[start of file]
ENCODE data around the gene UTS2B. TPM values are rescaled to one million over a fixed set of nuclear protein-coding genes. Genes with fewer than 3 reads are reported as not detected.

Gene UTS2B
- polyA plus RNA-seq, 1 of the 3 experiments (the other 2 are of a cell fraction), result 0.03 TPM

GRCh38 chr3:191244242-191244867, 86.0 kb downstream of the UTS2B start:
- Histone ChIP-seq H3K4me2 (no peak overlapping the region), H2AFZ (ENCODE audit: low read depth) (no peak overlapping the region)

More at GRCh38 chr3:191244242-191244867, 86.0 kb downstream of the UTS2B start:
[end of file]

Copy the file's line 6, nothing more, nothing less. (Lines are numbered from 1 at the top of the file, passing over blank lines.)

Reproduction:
More at GRCh38 chr3:191244242-191244867, 86.0 kb downstream of the UTS2B start: